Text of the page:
This year was the first year that I got to enjoy the Moon Festival celebration put on by CLC without having to worry too much about trying to find a room to have it in, or come up with a presentation, or try to get people to sign up for the CLC mailing list. It was definitely nice to be able to just enjoy the event without running around like a crazy person the whole time. Like every year, we celebrated with moon cakes and other food, and listened to a presentation about moon festival. As a previous presenter at this exact event last year, I was surprised to actually learn something new about moon festival. In addition to eating moon cakes and gathering with family, another tradition is to carry lanterns, or to hang lanterns with riddles on them for people passing by to solve. I didn’t really know about this, but it sounds like a lovely tradition. I did a little more research on it, and it’s actually kind of interesting, because unlike moon cakes, it doesn’t go all that far back in Chinese history, and nobody really knows why there are lanterns for moon festival. Moon cakes are probably the most well-known tradition associated with the festival, and have been associated with in pretty much for as long as it has existed. They are also only associated with moon festival. Lanterns, on the other hand, are associated with a variety of different festivals, and haven’t always been associated with Moon festival. It actually looks like over time, the traditions associated with lanterns were kind of transmitted between festivals, so that now Moon festival, which did not actually have lanterns, and has no story as to what lanterns originally meant to the festival, is now associated with lanterns. I just think that’s pretty interesting.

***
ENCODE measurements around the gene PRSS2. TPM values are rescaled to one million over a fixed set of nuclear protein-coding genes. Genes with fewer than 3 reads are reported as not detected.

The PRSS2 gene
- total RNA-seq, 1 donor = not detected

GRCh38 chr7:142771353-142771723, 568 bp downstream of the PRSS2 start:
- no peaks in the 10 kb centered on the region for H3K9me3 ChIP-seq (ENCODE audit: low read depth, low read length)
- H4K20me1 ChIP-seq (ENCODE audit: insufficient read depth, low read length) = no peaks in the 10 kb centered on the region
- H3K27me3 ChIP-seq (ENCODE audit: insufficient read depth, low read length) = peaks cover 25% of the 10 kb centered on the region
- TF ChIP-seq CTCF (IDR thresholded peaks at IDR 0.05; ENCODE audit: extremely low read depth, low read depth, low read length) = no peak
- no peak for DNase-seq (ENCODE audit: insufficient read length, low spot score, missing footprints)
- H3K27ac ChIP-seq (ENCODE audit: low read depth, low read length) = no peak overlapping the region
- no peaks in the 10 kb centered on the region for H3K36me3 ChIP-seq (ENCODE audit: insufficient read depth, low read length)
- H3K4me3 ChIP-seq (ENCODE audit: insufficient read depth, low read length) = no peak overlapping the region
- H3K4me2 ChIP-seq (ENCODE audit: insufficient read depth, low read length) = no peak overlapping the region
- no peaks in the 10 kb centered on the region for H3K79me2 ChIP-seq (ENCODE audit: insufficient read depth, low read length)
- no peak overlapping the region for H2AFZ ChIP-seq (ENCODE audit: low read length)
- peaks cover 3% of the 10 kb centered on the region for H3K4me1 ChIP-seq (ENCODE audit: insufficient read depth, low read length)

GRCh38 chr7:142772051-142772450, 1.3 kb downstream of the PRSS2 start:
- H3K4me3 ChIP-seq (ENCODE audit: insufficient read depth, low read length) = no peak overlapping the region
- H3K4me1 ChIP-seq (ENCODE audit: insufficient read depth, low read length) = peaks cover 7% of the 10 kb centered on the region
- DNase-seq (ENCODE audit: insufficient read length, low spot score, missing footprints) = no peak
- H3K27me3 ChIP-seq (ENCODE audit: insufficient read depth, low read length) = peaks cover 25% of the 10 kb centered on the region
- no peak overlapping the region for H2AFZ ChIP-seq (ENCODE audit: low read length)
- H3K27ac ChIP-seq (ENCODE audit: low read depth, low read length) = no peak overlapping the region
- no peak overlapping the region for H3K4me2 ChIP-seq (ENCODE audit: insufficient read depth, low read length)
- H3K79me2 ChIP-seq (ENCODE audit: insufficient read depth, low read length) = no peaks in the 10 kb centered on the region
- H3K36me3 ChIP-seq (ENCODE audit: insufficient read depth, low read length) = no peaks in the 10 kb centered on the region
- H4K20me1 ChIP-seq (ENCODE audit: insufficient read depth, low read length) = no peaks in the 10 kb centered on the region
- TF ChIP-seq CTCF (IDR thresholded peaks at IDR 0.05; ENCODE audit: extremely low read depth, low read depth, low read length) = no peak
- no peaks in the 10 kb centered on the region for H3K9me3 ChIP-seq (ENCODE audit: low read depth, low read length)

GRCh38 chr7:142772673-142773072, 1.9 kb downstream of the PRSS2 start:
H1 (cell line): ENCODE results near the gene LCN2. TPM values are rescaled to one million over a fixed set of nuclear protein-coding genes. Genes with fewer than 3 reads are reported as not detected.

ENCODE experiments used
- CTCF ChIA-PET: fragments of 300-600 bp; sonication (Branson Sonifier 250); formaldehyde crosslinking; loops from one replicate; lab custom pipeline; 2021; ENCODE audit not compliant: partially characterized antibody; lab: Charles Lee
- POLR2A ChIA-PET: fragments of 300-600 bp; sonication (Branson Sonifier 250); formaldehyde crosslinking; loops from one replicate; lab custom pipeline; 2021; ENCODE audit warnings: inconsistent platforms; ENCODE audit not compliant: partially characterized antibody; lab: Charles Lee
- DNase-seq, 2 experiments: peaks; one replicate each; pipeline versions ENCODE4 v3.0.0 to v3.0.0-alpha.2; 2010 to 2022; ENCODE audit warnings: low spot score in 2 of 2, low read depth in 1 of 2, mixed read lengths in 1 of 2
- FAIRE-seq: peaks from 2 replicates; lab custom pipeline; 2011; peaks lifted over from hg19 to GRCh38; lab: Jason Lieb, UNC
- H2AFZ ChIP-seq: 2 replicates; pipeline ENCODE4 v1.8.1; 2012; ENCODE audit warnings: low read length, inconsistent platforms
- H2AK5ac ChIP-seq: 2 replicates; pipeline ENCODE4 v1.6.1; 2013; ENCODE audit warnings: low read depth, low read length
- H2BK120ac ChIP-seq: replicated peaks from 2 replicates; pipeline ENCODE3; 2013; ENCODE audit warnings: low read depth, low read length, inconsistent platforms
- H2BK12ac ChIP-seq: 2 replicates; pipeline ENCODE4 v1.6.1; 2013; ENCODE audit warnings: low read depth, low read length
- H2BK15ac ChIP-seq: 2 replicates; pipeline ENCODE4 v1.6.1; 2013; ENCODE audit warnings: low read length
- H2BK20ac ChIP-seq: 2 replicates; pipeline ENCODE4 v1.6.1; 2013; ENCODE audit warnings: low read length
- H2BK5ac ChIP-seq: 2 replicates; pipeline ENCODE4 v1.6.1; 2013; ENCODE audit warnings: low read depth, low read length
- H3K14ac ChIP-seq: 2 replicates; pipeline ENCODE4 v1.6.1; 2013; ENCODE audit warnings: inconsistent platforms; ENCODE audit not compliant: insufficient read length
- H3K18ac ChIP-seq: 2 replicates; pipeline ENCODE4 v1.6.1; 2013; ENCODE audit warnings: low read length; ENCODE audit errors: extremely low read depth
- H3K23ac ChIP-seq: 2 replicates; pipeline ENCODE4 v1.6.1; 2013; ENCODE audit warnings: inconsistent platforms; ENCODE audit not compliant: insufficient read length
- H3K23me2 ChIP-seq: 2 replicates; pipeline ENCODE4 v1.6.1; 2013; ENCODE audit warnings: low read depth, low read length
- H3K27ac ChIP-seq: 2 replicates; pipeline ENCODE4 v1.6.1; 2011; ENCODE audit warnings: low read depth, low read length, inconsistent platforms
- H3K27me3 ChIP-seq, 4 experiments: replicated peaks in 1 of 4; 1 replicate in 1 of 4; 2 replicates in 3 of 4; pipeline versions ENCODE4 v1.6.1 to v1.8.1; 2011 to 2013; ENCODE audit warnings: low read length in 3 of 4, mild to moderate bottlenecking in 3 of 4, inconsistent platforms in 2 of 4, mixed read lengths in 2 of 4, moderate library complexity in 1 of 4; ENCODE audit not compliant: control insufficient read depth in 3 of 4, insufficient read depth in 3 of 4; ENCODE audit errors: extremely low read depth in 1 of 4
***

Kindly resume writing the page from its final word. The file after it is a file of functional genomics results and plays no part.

Anyway, the CLC Moon festival was a lot of fun. It was good to see all the Chinese professors, especially now that I don’t get to take very many Chinese classes anymore. And it was also good to meet the new CLC members and see old friends. The new CLC officers did a really good job of getting the food and presentations organized, and keeping the event running smoothly, and I can’t wait to see what events CLC has next semester.
A couple weeks ago I went to a talk by Joseph Fewsmith on Leadership Change in China, and it’s implications for US-China relations. China had it’s 19th Party Congress in October, which is basically a meeting among China’s top officials to decide on new officials and policies. The congress is held every 5 years, and a new president is installed every other congress. The party congress this year did not see a new president, but did have several other important developments. The Chinese government is basically organized with a president at the top (currently Xi Jinping), and four branches that all work under the president. The legislative branch (People’s National Congress), the Executive branch (the State council, whose chair is known as the Premier), the judicial branch, and the military branch. The politburo is also an important body, composed of about 25 officials. This is a decision making body, and the Politburo standing committee is a smaller group of seven from the full politburo who have a lot of decision making power. There are also of course important positions heading the different branches, and managing different provinces of China. Who gets into these positions is pretty much decided by other people on power, but there are some informal preferences for seniority, and somewhat formal age limits for officials. The main developments of the 19th party congress was the reshuffling of important officials. The basic idea is that Xi Jinping was able to promote a lot of people who agree with him without breaking the seniority of ageing out rules, so he cemented his power while avoiding backlash from the rest of the party.
There was a lot more to Dr. Fewsmith’s talk than just that, but unfortunately, I didn’t know enough about Chinese politics to really grasp all of it. The talk really was good, and the speaker definitely knew a lot about the subject, and was able to go into a lot of the nuances of the decisions made at the congress. I wish I could tell you about them, but I definitely didn’t know enough to understand any of them. Overall, I’m glad I went, because it was very interesting, and showed me that I really should learn more about Chinese politics.